Should spanking children be made illegal?

Well this is a bit like suggesting kids should have their ears pierced at birth!

Or my other favourite whether to breast feed or formula feed – people go absolutely wild on this issue.

People with kids, people without kids, people who might once have seen a child, people who really have no business commenting on anything child related – all of them, are throwing their hands up at this one.

Everyone has an opinion.  Yes, just like  a marmite star-fish.

We all have them – but ours aren’t always as important to others as they are to us, and most people do not want to hear or see your marmite star fish.

But as I have a blog, I get to put my opinion out there.  Yay for me!

Should spanking children be made illegal?

I think that it is something parents should decide.  I do not think that this is something that can be legislated.

I am concerned it might become a stupid law – one that once made, is practically impossible to police.

Do you know smoking in your car when you have children in your car is illegal.  It is, tell me again how this is going to be policed?

Most people do not smack their kids in public – only those who are particularly brazen – most people opt instead for that breathy-raspy-low whisper “what until we get home…” which often works particularly well.

I wish to suggest from the outset that there is a difference between beating your child and giving your child a smack.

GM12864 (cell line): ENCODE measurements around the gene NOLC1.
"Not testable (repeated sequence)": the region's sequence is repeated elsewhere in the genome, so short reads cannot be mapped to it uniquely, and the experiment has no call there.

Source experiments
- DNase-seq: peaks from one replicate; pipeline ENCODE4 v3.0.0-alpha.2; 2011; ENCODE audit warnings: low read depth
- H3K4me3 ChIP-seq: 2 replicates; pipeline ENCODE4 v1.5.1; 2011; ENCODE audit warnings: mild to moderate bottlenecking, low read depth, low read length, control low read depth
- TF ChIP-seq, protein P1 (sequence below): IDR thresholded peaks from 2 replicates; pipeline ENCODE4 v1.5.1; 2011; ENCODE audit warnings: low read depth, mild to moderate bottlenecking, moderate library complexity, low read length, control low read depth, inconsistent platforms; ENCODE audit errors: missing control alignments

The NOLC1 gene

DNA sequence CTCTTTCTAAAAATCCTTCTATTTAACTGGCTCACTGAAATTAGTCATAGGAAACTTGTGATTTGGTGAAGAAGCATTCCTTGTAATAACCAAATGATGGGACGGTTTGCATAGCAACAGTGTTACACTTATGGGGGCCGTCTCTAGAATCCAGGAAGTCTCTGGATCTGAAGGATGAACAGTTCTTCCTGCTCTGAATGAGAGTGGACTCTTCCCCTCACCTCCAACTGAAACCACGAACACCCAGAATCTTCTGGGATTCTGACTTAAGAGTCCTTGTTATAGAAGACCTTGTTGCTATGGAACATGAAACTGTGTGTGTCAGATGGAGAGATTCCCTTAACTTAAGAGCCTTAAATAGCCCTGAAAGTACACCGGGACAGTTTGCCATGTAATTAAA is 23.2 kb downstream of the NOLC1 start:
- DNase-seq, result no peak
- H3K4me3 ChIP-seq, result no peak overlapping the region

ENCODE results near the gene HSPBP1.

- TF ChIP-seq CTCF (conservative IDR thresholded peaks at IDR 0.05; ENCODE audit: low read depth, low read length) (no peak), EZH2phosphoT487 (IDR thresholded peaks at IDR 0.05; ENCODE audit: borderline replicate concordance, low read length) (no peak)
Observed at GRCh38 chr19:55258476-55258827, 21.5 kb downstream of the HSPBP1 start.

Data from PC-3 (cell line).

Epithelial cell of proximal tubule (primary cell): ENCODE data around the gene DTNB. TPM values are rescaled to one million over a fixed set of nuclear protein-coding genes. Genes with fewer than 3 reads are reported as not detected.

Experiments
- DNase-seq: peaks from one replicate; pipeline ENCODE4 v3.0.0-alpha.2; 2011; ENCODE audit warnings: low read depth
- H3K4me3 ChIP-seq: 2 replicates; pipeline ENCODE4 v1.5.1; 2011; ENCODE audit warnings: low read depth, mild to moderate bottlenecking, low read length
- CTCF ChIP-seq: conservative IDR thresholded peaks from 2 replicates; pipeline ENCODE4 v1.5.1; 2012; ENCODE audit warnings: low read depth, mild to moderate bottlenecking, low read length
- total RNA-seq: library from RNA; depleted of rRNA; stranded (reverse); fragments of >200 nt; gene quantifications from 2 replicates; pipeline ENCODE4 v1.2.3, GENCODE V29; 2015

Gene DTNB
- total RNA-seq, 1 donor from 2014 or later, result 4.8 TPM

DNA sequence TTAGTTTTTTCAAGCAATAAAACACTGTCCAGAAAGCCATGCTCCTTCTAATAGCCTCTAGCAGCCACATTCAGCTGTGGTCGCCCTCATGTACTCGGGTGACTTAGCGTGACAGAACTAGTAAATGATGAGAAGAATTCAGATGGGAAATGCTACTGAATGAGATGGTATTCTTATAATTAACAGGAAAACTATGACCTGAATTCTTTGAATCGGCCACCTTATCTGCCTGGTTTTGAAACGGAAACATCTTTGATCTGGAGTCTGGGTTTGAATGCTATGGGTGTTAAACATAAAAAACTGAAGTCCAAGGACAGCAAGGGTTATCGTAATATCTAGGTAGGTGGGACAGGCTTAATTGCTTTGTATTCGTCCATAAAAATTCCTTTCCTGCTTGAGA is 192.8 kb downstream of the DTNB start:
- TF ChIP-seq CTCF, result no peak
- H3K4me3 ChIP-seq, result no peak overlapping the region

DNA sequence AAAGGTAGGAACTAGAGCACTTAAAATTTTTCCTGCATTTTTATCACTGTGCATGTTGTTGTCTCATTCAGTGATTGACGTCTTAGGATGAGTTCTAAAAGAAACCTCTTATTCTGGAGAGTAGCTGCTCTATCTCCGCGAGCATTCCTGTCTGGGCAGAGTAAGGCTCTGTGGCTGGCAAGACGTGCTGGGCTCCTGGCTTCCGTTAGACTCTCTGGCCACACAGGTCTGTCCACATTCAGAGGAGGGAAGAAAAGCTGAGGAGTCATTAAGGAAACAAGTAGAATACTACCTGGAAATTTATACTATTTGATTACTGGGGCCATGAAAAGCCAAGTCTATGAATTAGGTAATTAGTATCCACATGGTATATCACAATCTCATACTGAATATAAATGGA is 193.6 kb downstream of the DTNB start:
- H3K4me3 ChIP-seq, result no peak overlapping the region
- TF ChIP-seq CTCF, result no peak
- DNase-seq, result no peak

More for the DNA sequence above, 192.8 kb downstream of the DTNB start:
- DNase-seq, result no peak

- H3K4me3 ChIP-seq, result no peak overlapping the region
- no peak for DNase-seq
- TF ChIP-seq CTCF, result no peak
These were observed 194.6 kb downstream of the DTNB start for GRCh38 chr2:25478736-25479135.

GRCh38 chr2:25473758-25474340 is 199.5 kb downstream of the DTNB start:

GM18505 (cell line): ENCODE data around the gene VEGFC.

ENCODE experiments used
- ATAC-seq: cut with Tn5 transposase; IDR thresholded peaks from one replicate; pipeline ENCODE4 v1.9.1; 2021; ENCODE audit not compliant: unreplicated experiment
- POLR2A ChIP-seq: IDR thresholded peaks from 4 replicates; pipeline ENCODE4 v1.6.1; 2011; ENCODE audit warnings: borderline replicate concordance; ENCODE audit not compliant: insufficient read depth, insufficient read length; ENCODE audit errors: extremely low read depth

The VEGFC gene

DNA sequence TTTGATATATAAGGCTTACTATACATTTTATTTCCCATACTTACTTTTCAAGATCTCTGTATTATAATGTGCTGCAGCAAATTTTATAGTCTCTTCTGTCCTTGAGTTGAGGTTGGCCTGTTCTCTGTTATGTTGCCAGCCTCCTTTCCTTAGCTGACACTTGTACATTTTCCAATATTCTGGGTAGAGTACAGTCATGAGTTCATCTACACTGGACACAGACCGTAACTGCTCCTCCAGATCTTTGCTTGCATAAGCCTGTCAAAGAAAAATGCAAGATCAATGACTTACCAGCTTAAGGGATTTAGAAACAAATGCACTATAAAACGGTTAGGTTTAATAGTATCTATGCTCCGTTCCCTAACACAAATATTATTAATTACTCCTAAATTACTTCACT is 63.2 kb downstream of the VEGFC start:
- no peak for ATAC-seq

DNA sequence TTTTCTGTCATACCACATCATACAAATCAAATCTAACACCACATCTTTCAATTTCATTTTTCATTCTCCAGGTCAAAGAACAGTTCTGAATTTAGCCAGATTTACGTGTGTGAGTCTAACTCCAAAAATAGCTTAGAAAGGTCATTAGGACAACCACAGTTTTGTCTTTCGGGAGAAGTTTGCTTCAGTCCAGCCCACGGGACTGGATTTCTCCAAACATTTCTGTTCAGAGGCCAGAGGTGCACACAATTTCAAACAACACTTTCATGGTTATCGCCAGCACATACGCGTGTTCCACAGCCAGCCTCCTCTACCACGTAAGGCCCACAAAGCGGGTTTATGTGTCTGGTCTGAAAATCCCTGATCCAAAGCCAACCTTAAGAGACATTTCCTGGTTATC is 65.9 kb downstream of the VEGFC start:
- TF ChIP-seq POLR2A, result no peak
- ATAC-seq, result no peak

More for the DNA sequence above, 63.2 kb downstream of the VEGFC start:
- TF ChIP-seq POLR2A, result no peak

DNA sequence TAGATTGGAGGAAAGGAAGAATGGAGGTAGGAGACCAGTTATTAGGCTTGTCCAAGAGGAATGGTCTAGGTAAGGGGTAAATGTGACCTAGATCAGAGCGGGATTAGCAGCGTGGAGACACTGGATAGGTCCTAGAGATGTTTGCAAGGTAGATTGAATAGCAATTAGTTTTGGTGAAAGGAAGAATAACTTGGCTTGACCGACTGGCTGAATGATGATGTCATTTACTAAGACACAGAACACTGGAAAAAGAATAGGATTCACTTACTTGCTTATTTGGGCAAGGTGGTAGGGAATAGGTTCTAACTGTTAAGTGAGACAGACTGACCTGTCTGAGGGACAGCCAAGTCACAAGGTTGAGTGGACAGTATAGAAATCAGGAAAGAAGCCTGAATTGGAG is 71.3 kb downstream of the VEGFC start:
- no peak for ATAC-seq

I do accept that the fact that both these decisions are left to the individual can sometimes lead to a child being physically abused – but again a “no smack” law is hardly going to prevent a person who beats their child from beating their child just because there is a law that prohibits smacking.

I came from a family where we got hidings/smacks on the bum.  I once was hit through the face by my slightly-less-than-loving father.  I did ask him he was drunk.  I was about 6.

Clearly the right answer was yes, and he felt that launching me across the room might be swifter than slurring “yes” – ah well, good times.  Not.

When I became a parent my parenting-toolkit was starkly empty, and I did not realise it.  I thought I was all up to scratch and mildly rational.

I had a clear idea of what was permitted, and what was not.  I did not want to be “those people” who were shunned from social gatherings because they had the child that would make Rosemary’s baby seem like a bonny wee lad.

I wanted a disciplined child, who listened, and who would pay attention when we spoke.  Kennith and I both agreed that we did not want to be over the top strict parents, but we wanted to be clear and consistent on our parenting.

Connor probably did not need as much discipline as I measured out.  He definitely did not need as many hidings as I gave him.  But (and this is not a defense plea) I did not realise there were other methods of teaching a child, and disciplining a child.

When Georgia was about 18 months, I took a trip to the UK, and my sister in law told me about “The Nanny” “Jo Frost.”  I had never seen her, had no idea there was a programme about parenting, and more importantly out of control kids and I watched in amazement.

I stopped at a bookstore the next day and stood there with my mouth hanging ajar, because I did not realise that there were more ways to discipline a child than:

1.  Saying NO loudly.

2.  Saying NO REALLY LOUDLY.

3.  Warning that if it happened again there was a hiding coming.